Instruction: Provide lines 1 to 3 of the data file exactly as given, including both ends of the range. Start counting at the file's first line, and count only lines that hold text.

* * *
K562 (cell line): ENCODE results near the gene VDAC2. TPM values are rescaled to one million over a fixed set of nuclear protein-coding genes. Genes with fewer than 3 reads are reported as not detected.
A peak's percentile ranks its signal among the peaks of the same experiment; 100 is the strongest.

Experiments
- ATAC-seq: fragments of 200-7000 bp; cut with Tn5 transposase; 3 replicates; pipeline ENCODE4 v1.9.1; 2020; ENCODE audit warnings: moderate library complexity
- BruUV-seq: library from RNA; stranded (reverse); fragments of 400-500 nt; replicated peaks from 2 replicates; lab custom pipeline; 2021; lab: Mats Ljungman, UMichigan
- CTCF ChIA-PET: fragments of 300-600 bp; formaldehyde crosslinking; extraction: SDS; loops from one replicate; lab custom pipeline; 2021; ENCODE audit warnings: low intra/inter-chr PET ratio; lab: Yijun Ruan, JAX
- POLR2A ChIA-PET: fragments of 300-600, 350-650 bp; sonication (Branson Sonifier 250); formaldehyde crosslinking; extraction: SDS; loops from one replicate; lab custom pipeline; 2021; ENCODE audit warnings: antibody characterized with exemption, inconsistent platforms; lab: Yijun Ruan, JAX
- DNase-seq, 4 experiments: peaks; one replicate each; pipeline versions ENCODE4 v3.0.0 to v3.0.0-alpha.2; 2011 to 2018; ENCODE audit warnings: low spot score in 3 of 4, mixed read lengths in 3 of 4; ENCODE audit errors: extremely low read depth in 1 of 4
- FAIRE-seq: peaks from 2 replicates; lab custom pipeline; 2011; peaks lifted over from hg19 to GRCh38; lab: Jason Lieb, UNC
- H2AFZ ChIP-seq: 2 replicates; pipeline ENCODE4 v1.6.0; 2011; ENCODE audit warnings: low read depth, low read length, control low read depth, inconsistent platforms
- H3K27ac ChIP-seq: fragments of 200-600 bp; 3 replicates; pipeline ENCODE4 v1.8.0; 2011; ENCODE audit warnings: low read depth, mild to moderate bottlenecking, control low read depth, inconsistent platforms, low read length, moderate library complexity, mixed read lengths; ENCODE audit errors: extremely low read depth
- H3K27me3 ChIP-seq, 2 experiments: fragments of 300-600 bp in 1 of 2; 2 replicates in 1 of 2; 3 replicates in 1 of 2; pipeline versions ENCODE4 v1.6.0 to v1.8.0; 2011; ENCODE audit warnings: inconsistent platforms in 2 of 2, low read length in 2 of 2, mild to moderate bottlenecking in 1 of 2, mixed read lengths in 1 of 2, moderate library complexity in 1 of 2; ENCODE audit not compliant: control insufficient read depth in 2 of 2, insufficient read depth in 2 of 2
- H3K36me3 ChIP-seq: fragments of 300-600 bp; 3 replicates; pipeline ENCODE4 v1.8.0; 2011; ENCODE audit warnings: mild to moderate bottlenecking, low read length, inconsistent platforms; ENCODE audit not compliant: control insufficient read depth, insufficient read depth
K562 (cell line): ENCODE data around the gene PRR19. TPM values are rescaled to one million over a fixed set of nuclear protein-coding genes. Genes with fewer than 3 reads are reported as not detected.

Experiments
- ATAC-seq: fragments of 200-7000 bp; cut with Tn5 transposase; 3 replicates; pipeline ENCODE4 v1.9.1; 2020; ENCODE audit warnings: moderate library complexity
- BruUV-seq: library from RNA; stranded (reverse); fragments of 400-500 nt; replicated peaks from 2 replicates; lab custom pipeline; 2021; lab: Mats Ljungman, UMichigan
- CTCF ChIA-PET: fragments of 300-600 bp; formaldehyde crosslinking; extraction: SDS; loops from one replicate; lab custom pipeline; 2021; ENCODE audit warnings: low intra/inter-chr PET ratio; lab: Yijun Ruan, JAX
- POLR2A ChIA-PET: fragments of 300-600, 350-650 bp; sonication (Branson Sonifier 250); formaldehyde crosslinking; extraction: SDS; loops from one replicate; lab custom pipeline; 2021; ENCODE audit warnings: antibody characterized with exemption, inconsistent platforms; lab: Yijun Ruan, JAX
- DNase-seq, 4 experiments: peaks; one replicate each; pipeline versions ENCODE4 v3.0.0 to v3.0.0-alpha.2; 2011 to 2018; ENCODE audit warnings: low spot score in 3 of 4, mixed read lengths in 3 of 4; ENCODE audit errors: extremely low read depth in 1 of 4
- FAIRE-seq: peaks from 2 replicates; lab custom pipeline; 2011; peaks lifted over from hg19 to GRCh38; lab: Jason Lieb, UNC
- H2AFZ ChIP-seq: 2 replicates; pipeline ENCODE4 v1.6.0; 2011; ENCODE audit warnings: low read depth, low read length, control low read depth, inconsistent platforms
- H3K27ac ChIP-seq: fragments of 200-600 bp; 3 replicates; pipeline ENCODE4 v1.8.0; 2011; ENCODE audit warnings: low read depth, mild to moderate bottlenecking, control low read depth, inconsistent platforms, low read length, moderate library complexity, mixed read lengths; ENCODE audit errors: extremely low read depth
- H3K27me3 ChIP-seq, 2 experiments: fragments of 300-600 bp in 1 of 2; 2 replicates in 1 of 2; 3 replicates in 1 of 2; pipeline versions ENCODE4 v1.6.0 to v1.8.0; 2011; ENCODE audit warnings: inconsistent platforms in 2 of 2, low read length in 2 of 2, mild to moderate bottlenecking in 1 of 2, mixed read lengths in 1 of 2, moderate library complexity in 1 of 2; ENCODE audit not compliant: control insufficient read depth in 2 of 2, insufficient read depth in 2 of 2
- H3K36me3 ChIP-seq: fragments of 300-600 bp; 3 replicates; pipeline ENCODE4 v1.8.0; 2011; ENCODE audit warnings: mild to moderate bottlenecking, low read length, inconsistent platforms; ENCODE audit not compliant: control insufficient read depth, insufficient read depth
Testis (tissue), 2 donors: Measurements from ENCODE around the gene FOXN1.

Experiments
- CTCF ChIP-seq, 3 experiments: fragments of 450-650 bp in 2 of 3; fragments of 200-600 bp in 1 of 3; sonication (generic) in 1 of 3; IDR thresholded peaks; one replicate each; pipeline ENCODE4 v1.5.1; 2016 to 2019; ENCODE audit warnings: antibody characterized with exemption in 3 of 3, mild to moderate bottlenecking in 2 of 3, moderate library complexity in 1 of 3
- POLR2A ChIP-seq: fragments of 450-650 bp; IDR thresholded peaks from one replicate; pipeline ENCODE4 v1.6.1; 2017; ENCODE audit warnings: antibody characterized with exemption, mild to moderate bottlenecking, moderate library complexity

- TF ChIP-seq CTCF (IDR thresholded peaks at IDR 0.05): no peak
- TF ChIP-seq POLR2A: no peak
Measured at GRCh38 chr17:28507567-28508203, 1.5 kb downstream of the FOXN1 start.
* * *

K562 (cell line): ENCODE results near the gene VDAC2. TPM values are rescaled to one million over a fixed set of nuclear protein-coding genes. Genes with fewer than 3 reads are reported as not detected.
A peak's percentile ranks its signal among the peaks of the same experiment; 100 is the strongest.

Experiments